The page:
Pilgrim Pork Chops with Maple Roasted Squash

 
porkchops

The lighting is bad, but the dish is good.

Fall is in full swing and so is the Brothers’ kitchen as we keep thinking of ways to reinvent some of our favorite comfort foods. Gussy up this stalwart of porcine cuts with some hints of Thanksgiving and a little alliteration. Maple roasted squash brings everything together with a sweet reminder that takeout is severely overrated.

Equipment Needed: 2-13 x 9 Baking Pans (or a Baking Pan and something to roast squash in; think baking sheet or roasting pan), Chef’s Knife, Cutting Board, Vegetable Peeler, Basting Brush, Plate, Cup or Bowl, Wax Paper, Rolling Pin (or heavy can), Meat Thermometer

Serving Suggestion: Individual Plating

Servings: 4

Suggested Wine or Beer Pairing: Pinot Noir, Old Vine Zinfandel, Oaky Chardonnay, Heavier Ales (think Bitters, Reds, Browns or dark Belgians)

Ingredients:

  • 4 boneless center cut pork chops (about $5/lb)
  • 1/2 C walnuts (about $8.99/bag)
  • 1/3 C dried cranberries (about $6.99/16 oz)
  • Honey, about 1/4 C ($3.99/12 oz)
  • 1 large butternut squash ($)
  • 3 TBSP Grade A Dark Amber maple syrup ($8.99/16 oz bottle)
  • 2 TBSP butter ($2.99/lb)
  • Extra virgin olive oil ($9.99/34 oz bottle)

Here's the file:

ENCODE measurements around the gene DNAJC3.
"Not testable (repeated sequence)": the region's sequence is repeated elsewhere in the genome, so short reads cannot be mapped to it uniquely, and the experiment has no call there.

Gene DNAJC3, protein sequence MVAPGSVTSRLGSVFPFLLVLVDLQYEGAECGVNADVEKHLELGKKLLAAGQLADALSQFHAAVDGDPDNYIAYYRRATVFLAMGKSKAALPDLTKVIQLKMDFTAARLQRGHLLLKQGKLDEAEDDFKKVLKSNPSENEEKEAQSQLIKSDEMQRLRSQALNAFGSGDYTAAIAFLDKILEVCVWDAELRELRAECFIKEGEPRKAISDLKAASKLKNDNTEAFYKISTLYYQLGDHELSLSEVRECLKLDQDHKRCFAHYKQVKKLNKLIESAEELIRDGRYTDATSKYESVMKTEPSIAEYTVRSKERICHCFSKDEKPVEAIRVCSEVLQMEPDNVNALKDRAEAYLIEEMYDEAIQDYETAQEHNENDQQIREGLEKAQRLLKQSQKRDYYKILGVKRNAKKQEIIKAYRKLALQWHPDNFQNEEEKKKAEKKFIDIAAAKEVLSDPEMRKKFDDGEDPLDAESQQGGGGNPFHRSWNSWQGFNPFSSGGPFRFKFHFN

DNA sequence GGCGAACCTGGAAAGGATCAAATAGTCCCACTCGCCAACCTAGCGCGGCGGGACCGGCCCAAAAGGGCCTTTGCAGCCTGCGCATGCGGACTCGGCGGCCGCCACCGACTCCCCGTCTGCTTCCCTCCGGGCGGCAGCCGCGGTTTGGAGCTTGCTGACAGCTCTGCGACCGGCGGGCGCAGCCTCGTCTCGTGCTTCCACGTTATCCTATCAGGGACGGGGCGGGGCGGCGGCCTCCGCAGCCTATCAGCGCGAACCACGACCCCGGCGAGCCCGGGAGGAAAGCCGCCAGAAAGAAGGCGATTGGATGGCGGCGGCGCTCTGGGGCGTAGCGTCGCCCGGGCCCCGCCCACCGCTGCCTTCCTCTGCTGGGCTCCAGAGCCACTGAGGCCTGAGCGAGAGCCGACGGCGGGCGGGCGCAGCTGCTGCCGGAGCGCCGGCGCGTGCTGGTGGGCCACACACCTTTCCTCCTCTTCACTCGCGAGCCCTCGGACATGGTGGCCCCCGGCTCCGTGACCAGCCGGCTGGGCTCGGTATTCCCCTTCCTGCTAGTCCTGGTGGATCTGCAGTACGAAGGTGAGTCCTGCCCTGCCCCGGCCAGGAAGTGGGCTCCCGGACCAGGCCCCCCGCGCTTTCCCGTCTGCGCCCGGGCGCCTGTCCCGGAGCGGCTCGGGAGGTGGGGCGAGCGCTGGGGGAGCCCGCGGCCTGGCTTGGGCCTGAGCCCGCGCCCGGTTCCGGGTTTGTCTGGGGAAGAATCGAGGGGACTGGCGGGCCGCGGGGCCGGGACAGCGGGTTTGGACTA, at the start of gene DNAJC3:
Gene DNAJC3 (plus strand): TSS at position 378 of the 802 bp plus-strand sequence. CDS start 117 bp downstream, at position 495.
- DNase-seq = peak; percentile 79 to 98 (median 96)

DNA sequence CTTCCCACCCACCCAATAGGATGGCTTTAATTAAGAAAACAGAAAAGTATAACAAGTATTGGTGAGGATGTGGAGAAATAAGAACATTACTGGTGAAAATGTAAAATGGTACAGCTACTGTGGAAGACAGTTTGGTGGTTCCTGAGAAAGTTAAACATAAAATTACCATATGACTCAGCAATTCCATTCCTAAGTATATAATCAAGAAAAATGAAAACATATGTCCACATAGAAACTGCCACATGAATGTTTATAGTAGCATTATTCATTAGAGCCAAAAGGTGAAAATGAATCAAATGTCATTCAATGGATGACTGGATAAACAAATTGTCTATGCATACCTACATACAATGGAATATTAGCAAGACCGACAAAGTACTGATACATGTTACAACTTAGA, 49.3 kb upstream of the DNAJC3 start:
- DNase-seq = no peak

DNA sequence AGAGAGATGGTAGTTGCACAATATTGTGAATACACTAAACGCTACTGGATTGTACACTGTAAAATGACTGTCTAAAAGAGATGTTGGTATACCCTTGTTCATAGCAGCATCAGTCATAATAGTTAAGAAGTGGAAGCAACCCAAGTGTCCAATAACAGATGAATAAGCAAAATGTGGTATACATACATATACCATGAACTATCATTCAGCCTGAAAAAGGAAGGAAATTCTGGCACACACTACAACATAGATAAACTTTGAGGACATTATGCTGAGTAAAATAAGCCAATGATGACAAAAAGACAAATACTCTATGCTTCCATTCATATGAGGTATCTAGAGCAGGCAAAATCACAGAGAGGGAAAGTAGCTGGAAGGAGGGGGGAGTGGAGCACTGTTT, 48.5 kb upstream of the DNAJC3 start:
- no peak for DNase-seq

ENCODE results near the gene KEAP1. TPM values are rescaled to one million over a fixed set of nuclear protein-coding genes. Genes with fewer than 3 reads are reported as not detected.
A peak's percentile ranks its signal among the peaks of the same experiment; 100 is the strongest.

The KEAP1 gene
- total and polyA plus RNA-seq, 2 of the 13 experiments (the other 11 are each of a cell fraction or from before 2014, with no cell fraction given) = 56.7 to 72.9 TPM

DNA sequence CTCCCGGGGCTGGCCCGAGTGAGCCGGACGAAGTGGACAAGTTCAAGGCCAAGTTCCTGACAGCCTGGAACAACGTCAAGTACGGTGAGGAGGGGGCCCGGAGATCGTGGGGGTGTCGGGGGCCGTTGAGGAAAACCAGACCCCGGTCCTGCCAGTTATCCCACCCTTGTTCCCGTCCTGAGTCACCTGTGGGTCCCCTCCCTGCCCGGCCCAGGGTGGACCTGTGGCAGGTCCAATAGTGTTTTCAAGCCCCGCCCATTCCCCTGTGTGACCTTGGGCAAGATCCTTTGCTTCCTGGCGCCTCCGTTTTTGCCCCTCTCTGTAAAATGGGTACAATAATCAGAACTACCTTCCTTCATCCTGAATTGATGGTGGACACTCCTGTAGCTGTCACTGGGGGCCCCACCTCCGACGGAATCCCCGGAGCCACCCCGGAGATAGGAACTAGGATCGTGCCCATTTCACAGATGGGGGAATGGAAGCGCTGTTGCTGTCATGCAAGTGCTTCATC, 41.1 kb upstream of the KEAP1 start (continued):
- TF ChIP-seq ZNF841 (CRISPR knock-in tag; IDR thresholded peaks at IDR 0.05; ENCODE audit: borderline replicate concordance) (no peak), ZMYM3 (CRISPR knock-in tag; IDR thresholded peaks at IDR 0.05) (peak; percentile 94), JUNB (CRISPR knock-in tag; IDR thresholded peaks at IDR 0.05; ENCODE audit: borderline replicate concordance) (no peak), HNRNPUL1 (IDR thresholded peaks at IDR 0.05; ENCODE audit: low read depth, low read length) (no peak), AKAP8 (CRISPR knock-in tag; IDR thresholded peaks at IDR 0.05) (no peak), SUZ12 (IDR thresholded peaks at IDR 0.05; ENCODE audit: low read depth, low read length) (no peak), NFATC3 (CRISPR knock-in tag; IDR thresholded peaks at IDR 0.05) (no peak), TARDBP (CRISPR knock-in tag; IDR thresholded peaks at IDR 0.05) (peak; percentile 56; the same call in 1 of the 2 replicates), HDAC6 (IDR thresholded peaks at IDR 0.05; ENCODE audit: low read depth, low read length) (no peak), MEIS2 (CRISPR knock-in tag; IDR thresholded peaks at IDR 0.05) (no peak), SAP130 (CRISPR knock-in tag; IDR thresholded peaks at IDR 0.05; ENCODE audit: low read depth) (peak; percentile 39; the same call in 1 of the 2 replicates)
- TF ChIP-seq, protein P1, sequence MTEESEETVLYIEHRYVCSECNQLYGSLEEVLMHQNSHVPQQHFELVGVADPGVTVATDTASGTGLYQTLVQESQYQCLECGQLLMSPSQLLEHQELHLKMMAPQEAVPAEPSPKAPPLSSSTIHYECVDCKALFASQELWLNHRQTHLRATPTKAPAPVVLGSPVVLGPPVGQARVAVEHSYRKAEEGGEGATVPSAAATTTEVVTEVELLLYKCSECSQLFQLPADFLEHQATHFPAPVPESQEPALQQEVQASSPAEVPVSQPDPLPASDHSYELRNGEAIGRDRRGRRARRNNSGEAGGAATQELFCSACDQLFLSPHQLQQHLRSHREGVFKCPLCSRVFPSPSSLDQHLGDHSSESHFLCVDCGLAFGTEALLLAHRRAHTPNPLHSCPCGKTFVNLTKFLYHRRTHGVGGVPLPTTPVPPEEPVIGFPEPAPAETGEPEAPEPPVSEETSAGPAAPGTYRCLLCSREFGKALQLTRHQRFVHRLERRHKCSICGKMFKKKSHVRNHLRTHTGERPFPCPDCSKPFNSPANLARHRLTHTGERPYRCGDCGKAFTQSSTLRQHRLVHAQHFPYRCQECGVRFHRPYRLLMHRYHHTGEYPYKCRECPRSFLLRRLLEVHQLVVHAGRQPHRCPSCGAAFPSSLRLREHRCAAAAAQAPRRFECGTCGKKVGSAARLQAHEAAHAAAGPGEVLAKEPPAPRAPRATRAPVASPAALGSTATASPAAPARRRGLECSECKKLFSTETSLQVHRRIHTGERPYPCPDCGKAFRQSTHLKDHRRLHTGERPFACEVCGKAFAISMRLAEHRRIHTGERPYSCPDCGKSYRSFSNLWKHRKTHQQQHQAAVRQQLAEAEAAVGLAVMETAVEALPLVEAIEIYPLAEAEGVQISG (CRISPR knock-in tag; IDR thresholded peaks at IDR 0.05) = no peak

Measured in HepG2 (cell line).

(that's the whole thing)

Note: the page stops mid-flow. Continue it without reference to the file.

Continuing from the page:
• Salt
  • Pepper

Preparation:

  • Preheat your oven to 35o° F before you start anything else. Trim and rinse the pork chops.
  • Place the walnuts on a piece of wax paper and fold it over so they’re covered. Take your rolling pin or heavy rolling device and crush those nuts into tiny pieces so it becomes just slightly chunkier than breadcrumbs.
crushing

Walnut crushing, taking out your aggression from work since 1620.

  • On an extra plate, mix together the walnuts and cranberries. Drizzle honey over each side of each pork chop and press the chop onto the mixture (again, both sides) to coat evenly. We suggest honeying one side at a time so things don’t get too messy. Toss those little piggies into your baking pan and let them do their thing in the oven for about an hour, or until the internal temperature is around 160° F. You can eat pork a little on the rarer side these days thanks to modern medicine, but you still don’t want it bloody.
coating

Coat your chops.

  • Once the pig is in the oven, peel your squash and cut it in half, lengthwise. Use a spoon to scoop out the guts and cut the remainders into 1-1 1/2 inch chunks.
scooping

Give your squash a seedectomy.

  • Throw the squash into your other baking device and evenly coat the pieces in olive oil. Add a reasonable amount of salt and pepper and toss them in the oven too. Ideally you’ll do this about 10-20 minutes after the pork’s gone in; the squash will take around 45 minutes.
  • While everything’s cooking, put your butter and maple syrup in your receptacle of choice and heat them in the microwave until they can be mixed with a fork. Make it easy on yourself and avoid boiling butter and splattering by heating it in 30 second intervals until ready. Once your squash has been roasting for about 30 minutes, take it out and brush the buttery maple goodness on every piece, then return them to finish cooking. Serve with mittens to get in the full fall mood. 
brushing

Better brush strokes than anything hanging in The Met.

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